Wednesday, December 15, 2010

Comfort and Joy by Fern Michaels (and others)

Comfort and Joy by Fern Michaels, Cathy Lamb, Marie Bostwick, and Deborah J Wolf is a collection of novellas all with a holiday theme.

Comfort and Joy by Fern Michaels is the first story, a stereotypical romance about a very handsome man and a beautiful woman who are butting heads until circumstances force them to cooperate with one another.  Add a meddling mother and a patronizing father and you have all the makings of a cliché ridden romance.  I expect some clichés in a Christmas story.  Cliché I can forgive; boring I cannot.

A High-Kicking Christmas by Marie Bostwick is a variation on a romantic theme.  Single career-minded woman, this time a dancer with dreams of being on Broadway, breaks her ankle.  Lucky for her she has recently befriended a girl from a small town where she can go to recuperate and fall in love with the friend's brother who happens to be a pastor with a young child.  Enter a complication one could see coming a mile away and you have the inevitable ending.  This one was a bit insulting, however.  The characters are all stereotypes.  The former Rockette, because this dancer is actually dancing at Radio City Music Hall if not on Broadway and still feels like a failure (?), comments on how considerate the elderly couple, with whom she is staying while she recuperates, is and says that she would never find that in New York.  Maybe I took that one a little personally because I'm from NY and on the same day I read this part of the story I received an email from an unexpected source thanking me for my thoughtfulness.  Yes, Virginia, not only is there a Santa Claus but there are actually considerate New Yorkers!  And then there's another ridiculous scene in which an elderly widow lambasts the dancer by equating what she does as a Rockette with burlesque dancing, wearing skimpy costumes and make-up an inch thick, etc.  When is this story supposedly taking place because the last time I checked, the Rockettes were not considered risqué or harlots?  Pffft . . . the whole story was just silly and predictable.

Suzanne's Stockings by Cathy Lamb started off with great promise but, by the end, had degenerated for me. I overlooked a lot of tedious clichés at the beginning because of the interesting premise:  woman in a coma gets to see the reality of her life and those of her friends and family.  Sort of like It's a Wonderful Life only, instead of seeing how everyone's life would be without her she gets to see what's really going on in the lives of everyone behind closed doors, including her fiancé, who is the weakest character in the story.  Most of the characters seem to have layers as their secrets reveal facets of each person not immediately apparent on the surface.  However, Suzanna's fiancé has no redeeming qualities; he's not only short and not terribly attractive but he's dispassionate (not even good in bed!), rude and condescending to everyone, a liar in business, manipulative with his family members to the point of being nearly abusive, and he is eager to pull the plug on his "beloved."  Oh . . . and his deep dark secret that is literally kept behind closed doors is a bore.  I don't want to spoil it but given every other loathsome personality trait he has, his one secret seems so silly.  Hardly a deal breaker.  I think if Lamb could have infused the fiancé with some compassion or even likability then I might have liked this story even if it proved predictable.  But no.  Close but no cigar.  I almost could have liked this one.  *sigh*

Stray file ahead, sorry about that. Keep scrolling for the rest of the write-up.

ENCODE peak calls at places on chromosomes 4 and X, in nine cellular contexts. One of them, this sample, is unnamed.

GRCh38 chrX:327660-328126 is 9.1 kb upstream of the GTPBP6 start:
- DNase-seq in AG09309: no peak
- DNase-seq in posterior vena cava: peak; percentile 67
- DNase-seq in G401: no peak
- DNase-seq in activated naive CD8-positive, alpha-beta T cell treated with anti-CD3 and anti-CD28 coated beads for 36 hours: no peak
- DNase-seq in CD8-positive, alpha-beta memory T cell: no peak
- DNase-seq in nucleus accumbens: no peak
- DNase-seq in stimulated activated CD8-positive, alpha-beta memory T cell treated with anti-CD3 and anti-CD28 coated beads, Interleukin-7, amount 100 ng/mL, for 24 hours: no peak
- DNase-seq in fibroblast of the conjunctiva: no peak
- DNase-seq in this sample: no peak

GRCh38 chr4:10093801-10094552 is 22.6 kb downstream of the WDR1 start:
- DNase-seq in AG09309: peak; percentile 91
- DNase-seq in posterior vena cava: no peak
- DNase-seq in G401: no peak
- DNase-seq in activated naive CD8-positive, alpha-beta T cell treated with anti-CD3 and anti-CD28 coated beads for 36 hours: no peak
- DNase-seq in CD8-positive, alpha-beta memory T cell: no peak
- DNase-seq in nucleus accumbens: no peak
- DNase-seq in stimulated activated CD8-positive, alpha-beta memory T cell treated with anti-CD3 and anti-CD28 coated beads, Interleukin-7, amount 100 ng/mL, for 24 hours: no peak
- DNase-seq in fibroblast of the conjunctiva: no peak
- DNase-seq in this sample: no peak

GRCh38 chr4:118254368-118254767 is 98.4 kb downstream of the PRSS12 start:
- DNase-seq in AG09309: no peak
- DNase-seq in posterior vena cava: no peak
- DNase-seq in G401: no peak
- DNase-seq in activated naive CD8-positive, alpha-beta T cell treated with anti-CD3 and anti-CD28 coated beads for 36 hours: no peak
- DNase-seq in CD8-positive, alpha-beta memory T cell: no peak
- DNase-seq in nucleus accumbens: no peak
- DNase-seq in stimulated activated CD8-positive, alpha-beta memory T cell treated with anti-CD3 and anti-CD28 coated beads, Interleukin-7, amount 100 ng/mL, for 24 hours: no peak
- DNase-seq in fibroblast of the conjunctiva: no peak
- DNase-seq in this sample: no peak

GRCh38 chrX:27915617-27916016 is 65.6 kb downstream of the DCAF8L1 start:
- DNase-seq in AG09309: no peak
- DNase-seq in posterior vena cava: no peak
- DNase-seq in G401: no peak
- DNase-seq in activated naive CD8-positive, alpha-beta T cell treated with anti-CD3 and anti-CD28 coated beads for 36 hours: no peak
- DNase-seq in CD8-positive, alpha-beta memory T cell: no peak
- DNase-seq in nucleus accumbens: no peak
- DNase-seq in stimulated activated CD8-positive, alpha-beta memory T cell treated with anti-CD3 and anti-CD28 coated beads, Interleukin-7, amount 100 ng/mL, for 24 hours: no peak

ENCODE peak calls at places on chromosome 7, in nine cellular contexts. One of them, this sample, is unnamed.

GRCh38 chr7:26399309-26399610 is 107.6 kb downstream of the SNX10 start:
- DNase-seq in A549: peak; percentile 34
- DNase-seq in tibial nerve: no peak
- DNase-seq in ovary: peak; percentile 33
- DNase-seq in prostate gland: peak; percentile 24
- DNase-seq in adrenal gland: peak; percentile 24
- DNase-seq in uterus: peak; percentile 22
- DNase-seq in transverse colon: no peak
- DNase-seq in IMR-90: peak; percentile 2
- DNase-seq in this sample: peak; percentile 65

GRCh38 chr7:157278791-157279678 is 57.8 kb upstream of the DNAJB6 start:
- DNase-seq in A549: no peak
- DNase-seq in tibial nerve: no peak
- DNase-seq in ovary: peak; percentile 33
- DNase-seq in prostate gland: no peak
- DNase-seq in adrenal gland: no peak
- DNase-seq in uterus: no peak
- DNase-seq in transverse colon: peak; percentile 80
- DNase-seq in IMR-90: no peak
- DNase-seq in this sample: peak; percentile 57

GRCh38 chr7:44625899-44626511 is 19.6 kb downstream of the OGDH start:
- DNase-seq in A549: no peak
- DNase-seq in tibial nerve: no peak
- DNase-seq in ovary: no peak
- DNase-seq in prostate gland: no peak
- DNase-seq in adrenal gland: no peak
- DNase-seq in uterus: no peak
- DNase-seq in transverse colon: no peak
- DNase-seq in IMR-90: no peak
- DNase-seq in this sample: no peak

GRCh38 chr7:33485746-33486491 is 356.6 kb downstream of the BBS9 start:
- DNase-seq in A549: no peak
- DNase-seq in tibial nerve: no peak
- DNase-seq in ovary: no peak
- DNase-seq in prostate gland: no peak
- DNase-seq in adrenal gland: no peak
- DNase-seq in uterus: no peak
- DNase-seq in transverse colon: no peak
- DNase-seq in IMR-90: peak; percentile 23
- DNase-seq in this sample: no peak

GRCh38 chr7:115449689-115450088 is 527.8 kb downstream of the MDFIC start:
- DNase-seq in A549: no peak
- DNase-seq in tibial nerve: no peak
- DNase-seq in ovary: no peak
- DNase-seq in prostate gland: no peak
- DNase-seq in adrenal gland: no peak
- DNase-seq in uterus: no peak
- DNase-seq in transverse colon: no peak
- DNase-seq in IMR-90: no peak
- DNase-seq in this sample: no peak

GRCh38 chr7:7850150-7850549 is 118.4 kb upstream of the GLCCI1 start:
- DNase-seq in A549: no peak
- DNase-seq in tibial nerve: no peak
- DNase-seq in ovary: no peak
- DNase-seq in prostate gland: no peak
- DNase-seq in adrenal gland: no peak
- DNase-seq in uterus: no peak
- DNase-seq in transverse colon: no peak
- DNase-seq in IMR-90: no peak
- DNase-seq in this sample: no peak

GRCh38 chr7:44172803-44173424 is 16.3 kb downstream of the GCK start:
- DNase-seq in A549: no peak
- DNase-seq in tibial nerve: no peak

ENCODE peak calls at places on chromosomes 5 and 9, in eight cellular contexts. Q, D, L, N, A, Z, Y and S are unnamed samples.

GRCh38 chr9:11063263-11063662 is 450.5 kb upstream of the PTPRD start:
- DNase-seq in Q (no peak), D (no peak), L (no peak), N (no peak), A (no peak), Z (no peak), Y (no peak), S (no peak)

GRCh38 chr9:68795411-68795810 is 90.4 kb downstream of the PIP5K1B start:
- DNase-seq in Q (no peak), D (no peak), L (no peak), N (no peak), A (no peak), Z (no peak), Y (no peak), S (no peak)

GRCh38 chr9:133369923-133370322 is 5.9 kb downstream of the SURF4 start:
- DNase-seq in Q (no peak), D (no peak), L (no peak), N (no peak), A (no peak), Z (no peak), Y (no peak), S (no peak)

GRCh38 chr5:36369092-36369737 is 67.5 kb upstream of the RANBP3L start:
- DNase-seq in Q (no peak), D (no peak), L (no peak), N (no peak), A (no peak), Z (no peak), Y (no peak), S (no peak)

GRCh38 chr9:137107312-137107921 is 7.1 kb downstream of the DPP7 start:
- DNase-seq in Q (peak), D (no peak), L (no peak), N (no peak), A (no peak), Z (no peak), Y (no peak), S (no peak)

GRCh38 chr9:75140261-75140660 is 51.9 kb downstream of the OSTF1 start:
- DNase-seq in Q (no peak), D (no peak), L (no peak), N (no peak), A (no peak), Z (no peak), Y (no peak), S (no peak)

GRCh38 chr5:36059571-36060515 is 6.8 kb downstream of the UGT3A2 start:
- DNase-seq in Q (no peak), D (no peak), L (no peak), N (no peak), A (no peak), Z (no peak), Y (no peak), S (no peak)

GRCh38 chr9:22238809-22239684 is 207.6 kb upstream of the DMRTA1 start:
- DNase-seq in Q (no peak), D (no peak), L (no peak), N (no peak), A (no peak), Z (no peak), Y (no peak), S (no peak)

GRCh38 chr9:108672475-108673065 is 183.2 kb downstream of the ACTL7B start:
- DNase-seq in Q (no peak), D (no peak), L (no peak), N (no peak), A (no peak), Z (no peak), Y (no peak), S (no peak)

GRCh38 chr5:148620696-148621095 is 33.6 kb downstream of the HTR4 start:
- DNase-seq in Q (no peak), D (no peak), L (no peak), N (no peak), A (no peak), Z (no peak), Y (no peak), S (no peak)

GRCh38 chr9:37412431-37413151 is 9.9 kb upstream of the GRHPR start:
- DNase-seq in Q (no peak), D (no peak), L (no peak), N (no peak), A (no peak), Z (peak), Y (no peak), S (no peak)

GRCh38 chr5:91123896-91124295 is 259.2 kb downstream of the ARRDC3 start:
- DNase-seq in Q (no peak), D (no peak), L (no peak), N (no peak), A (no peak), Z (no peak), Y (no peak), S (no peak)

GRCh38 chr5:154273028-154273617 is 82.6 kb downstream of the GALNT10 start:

Family Blessings by Deborah J Wolf could possibly be more offensive than I found it but I refused to even finish this story.  It began with some promise, the story about a woman who has Alzheimer's and its effect on the family, a large Irish (presumably Catholic) family.  However, in chapter two we are told that the narrator's uncle Daniel has been a source of familial consternation because he "dropped out of college two months into his sophomore year, fathered a child out of wedlock, married a Jamaican woman darker than a starless night, and had been in and out of rehab" more times that the narrator can count (397).

Let me emphasize:  married a Jamaican woman darker than a starless night.

Let me further emphasize:  this is listed as one of the sources of consternation.

Are you fucking kidding me?  Do I even have to explain why this is offensive, far more offensive than my using the word "fucking" in the previous sentence?

Or am I the only one who is disgusted when she finds her holiday cheer mixed with racism?

This is the first time, I think, I've reviewed an unfinished book in this blog.  This is not the first time I've left a book unread because I found it racist or offensive.  I wish this story had been the first.  Then I wouldn't have bothered suffering through the first three.

A horrible horrible book which I recommend nobody read.  I will probably not read anything written by any of these women ever again.  And hallelujah!

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